Cookie-cutter Shark Attack
July 3, 2011 by staff
Cookie-cutter Shark Attack, An article in the June issue of Pacific Science details the “first documented attack a living human by a shark cookiecutter.” Pictured above, shark teeth cookiecutter uses large fixed on the lower jaw to bite a piece of mold in the form of flesh from his victim. What could be better called “melonballer” sharks based on their modus operandi is suspected:
Scientists believe that the shark pulls her jaw cookiecutter its target, and rotates on its axis to carve a meal. However, this paper casts doubt on the theory of melon-baller, noting that the victim felt the pain of a very limited and did not see any sense suggesting that the shark was turning his mouth.
The work documents a long distance swimmer attack on Mike Spalding, who was bitten in an attempt to swim from the Big Island through Alenuihaha Maui Channel. Apparently, the first shark tried to take a snack in the swimmer’s chest, but found the loot intestine. As the swimmer was trying to board a kayak support, the best buy shark found in fleshy lower leg. Mike was quickly treated in the hospital and recovered well from the attack.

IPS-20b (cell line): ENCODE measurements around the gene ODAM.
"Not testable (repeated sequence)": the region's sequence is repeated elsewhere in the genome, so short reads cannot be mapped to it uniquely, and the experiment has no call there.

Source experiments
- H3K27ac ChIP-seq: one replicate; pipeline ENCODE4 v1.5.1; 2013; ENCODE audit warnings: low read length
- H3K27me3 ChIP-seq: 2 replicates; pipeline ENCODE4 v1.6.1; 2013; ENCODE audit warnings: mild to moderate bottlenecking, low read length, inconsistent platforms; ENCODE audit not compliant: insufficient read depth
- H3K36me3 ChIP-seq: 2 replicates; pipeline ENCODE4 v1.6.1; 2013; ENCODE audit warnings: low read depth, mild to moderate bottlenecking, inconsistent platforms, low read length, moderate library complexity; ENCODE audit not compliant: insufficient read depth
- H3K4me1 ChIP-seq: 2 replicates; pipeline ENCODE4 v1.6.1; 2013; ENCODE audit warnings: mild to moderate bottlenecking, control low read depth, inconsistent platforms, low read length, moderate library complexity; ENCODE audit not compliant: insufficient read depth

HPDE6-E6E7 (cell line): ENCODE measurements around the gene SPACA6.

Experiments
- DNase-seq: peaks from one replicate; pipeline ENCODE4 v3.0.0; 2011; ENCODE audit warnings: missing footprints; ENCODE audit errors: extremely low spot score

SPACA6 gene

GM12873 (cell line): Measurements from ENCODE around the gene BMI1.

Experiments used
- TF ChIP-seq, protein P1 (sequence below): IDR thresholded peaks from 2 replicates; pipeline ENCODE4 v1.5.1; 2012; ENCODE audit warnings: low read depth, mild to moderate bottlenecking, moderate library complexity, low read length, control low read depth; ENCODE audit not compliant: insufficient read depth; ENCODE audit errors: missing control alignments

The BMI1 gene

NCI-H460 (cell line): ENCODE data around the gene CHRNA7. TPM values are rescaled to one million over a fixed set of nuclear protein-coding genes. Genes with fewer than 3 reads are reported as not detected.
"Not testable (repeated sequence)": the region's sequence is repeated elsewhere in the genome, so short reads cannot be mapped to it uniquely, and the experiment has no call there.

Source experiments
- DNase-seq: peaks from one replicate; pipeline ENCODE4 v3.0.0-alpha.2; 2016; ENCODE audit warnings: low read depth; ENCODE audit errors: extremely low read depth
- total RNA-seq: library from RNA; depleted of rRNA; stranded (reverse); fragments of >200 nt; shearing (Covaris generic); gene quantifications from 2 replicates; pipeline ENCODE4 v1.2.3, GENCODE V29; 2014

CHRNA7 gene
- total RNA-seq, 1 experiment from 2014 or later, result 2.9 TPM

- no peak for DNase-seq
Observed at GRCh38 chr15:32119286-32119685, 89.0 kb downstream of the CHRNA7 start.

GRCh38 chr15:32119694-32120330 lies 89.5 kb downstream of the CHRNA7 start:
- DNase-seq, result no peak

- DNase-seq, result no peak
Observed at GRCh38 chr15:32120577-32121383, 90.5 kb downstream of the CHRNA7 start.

Human interactions with shark’s cookiecutter are rare, perhaps in part because they feed at night when the swimmers have left the water. However, the study authors conclude: “Human beings come into pelagic waters during dusk and at night in areas Isistius sp zoogeographical ranges must do so with full knowledge that sharks cookiecutter can be considered a human being an object of suitable prey, especially when the man nearby. Made by the lighting during periods of moonlight, or in the presence of bioluminescent organisms. ”
The shark cookiecutter is useful to science in other ways: the bite feature can be easily identified in other migratory waterfowl, helping scientists track their movement through the territories inhabited by shark’s cookiecutter.
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